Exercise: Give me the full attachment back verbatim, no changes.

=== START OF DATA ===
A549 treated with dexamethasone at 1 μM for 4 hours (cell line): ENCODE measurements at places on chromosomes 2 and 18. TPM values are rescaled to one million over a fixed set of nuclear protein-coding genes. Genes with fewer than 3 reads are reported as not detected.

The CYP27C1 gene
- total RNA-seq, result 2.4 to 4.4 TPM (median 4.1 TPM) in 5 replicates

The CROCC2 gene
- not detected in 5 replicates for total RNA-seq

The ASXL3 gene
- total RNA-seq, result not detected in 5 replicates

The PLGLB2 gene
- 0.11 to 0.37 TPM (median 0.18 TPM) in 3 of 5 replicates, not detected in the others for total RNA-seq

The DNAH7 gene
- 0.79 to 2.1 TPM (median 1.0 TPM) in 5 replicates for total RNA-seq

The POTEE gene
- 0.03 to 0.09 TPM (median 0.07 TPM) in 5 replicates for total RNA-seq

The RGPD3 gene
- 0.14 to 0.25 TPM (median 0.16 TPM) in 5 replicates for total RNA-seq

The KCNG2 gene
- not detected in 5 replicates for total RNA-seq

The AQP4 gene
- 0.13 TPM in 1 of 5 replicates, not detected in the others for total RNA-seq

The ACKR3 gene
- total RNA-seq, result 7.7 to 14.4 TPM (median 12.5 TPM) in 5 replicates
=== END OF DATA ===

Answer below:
A549 treated with dexamethasone at 1 μM for 4 hours (cell line): ENCODE measurements at places on chromosomes 2 and 18. TPM values are rescaled to one million over a fixed set of nuclear protein-coding genes. Genes with fewer than 3 reads are reported as not detected.

The CYP27C1 gene
- total RNA-seq, result 2.4 to 4.4 TPM (median 4.1 TPM) in 5 replicates

The CROCC2 gene
- not detected in 5 replicates for total RNA-seq

The ASXL3 gene
- total RNA-seq, result not detected in 5 replicates

The PLGLB2 gene
- 0.11 to 0.37 TPM (median 0.18 TPM) in 3 of 5 replicates, not detected in the others for total RNA-seq

The DNAH7 gene
- 0.79 to 2.1 TPM (median 1.0 TPM) in 5 replicates for total RNA-seq

The POTEE gene
- 0.03 to 0.09 TPM (median 0.07 TPM) in 5 replicates for total RNA-seq

The RGPD3 gene
- 0.14 to 0.25 TPM (median 0.16 TPM) in 5 replicates for total RNA-seq

The KCNG2 gene
- not detected in 5 replicates for total RNA-seq

The AQP4 gene
- 0.13 TPM in 1 of 5 replicates, not detected in the others for total RNA-seq

The ACKR3 gene
- total RNA-seq, result 7.7 to 14.4 TPM (median 12.5 TPM) in 5 replicates